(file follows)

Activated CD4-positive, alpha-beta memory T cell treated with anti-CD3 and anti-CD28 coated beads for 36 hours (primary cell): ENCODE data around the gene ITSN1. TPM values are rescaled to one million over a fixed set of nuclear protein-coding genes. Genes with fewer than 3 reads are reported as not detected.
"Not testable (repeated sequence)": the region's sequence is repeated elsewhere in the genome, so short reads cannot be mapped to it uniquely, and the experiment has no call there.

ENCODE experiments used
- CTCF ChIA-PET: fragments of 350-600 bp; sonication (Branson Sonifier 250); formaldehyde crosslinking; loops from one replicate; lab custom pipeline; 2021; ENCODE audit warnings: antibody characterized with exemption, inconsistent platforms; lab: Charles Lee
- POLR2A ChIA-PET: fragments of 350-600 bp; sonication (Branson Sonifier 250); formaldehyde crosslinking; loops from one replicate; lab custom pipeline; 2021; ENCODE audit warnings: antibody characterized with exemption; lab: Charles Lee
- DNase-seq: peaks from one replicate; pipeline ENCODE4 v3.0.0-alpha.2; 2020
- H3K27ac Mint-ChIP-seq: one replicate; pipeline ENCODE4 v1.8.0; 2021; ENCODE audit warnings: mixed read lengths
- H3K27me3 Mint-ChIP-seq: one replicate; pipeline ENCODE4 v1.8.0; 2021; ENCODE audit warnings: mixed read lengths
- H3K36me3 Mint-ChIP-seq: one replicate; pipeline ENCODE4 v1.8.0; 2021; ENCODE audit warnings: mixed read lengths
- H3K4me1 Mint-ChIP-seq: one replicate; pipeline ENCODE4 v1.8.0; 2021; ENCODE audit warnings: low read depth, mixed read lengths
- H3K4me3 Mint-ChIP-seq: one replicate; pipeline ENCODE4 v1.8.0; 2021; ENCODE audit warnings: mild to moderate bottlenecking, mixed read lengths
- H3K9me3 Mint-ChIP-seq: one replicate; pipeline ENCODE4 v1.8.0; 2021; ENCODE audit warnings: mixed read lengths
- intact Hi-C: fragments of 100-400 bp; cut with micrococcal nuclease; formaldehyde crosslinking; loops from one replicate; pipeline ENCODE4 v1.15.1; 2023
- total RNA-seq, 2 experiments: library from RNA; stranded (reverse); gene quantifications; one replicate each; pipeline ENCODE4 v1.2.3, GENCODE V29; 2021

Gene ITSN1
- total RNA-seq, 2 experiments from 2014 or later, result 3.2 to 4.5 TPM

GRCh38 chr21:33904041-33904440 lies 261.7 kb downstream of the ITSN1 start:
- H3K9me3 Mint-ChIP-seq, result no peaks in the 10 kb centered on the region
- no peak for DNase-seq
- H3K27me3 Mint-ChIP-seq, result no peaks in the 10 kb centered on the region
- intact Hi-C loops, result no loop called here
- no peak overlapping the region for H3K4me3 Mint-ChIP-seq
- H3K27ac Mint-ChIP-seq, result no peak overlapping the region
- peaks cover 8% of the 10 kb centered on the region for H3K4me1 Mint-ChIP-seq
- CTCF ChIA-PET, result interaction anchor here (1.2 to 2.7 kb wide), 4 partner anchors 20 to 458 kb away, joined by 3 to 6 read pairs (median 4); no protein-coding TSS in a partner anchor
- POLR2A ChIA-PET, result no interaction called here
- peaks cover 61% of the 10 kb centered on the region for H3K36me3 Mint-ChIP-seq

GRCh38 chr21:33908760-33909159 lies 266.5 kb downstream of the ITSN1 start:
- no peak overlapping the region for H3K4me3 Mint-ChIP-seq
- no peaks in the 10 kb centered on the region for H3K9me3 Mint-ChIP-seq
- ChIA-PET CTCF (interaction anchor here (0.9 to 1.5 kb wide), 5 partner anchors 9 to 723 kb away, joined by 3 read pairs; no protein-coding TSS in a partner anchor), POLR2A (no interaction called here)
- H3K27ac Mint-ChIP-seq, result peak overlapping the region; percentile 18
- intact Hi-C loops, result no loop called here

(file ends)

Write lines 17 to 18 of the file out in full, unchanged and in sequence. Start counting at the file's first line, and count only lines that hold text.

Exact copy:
GRCh38 chr21:33904041-33904440 lies 261.7 kb downstream of the ITSN1 start:
- H3K9me3 Mint-ChIP-seq, result no peaks in the 10 kb centered on the region